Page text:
Superordinate goals, in psychology, are where two or more people or groups must work cooperatively together to achieve a specific goal, which usually results in rewards to the groups. Muzafer Sherif (1954) performed a study at a camp involving two groups of boys, the Eagles and the Rattlers, that were in opposition to one another in a zero-sum situation. The opposing groups had strong negative feelings towards each other, resulting in hostile actions such as 'garbage wars'.
Sherif was able to successfully bring these two groups together by using superordinate goals, such as solving the problems of a breakdown of the water supply and the breakdown of a food delivery truck. The cumulative effect of these incidents was friendship formation across group boundaries. On the last day, both groups elected to ride home together on the same bus.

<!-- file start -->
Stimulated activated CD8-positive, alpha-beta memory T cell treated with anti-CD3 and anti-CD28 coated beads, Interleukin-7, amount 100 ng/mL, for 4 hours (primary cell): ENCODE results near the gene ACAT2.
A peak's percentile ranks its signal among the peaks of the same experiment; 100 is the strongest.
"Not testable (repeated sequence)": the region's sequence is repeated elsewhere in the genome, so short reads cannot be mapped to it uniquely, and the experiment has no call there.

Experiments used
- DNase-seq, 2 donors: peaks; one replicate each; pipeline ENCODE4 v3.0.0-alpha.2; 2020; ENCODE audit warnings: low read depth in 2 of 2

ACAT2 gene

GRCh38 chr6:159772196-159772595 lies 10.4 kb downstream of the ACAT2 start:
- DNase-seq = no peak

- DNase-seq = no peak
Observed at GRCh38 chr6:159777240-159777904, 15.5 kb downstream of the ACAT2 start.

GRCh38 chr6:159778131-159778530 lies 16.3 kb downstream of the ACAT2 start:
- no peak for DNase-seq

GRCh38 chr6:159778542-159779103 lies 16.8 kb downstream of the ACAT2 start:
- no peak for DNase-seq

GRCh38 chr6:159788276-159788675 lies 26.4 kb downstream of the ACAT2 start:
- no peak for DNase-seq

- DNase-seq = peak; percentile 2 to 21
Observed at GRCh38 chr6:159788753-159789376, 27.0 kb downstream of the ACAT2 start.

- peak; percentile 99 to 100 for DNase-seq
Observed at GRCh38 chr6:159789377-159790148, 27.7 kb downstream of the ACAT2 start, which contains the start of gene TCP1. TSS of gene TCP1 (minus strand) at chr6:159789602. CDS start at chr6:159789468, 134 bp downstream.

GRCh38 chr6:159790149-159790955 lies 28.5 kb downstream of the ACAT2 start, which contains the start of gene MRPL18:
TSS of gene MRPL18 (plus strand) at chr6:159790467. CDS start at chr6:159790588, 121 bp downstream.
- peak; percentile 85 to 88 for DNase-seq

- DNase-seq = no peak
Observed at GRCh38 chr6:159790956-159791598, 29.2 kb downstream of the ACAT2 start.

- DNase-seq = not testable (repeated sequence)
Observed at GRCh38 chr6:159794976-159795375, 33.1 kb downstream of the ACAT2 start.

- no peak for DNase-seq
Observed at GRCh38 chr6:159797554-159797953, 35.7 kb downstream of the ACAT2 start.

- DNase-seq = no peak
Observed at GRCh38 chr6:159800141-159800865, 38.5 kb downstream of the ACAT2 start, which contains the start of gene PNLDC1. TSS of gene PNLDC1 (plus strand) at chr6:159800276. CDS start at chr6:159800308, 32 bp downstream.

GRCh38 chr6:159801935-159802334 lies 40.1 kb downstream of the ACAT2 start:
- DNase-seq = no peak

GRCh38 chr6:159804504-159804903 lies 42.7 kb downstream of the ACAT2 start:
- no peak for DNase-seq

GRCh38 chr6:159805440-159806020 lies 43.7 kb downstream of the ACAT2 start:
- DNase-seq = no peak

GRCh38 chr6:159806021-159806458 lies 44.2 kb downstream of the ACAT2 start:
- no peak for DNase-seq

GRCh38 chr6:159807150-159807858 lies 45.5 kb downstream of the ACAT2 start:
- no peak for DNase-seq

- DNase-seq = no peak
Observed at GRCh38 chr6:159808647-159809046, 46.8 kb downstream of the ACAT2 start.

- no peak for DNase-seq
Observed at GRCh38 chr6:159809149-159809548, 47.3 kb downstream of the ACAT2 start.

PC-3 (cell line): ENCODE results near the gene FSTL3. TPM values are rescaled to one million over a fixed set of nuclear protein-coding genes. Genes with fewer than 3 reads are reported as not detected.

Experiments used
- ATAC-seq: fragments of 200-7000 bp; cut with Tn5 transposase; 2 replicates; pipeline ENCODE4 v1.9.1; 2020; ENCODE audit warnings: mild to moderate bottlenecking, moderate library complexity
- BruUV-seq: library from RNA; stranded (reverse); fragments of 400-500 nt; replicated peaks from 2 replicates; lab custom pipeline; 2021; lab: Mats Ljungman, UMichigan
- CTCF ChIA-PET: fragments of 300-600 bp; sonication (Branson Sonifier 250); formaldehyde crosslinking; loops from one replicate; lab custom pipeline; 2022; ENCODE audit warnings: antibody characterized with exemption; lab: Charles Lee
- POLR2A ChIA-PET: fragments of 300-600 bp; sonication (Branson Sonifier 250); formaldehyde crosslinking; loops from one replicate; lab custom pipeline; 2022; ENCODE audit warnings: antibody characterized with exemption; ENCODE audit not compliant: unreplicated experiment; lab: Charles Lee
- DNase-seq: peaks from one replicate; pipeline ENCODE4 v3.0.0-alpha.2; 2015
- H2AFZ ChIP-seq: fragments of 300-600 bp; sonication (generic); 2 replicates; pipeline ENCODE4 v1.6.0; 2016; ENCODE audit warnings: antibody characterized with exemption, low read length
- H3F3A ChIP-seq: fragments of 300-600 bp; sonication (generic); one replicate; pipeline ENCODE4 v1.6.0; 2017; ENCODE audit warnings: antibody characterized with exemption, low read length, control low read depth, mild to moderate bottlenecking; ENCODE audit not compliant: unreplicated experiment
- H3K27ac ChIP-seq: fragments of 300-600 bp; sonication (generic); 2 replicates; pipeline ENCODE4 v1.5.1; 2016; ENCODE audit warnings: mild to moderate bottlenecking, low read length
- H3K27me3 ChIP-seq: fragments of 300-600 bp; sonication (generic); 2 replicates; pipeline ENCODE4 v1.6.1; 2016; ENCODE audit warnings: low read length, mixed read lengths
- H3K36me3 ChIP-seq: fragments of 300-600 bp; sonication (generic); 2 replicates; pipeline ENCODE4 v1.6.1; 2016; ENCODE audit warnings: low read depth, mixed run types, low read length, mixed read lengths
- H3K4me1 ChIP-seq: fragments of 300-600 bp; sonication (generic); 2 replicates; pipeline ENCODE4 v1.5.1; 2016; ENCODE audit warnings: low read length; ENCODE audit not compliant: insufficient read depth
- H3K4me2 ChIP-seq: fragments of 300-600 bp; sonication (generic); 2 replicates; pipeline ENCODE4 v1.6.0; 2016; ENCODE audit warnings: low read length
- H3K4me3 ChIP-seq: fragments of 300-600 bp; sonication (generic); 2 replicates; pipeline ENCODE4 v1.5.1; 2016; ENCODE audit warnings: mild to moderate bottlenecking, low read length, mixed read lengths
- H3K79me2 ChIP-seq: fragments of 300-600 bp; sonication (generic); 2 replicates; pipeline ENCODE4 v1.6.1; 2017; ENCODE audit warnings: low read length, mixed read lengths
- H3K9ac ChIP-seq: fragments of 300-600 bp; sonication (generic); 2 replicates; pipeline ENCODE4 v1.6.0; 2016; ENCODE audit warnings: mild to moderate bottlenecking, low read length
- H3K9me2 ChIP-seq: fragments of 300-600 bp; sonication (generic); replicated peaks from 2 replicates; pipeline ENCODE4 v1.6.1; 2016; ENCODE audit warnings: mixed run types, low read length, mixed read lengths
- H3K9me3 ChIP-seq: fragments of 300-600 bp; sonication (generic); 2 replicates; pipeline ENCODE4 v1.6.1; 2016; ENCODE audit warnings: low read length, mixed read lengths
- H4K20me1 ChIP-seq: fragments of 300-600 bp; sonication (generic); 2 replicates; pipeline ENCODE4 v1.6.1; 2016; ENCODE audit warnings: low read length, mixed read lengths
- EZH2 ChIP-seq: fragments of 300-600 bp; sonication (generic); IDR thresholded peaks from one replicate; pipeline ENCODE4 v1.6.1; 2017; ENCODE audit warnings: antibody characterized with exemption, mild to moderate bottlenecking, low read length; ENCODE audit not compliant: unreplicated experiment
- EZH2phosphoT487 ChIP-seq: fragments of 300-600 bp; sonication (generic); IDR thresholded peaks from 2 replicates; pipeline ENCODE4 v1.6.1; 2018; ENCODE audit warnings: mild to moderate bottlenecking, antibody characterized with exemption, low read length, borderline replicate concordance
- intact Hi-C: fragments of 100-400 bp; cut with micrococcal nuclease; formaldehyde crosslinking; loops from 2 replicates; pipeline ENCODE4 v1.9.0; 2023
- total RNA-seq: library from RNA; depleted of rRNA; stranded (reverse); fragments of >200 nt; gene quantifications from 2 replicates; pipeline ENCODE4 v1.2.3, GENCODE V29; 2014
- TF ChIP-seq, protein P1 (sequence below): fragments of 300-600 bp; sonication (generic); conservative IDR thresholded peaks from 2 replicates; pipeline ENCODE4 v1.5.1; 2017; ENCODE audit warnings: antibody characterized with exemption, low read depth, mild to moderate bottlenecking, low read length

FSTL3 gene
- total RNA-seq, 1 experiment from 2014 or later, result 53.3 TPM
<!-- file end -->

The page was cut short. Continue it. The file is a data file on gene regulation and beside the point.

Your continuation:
Sherif, M., Harvey, O.J., White, B.J., Hood, W.R., & Sherif, C.W. (1961) Intergroup Conflict and Co-operation: The Robbers Cave Experiment. Norman, OK: University of Oklahoma Book Exchange.
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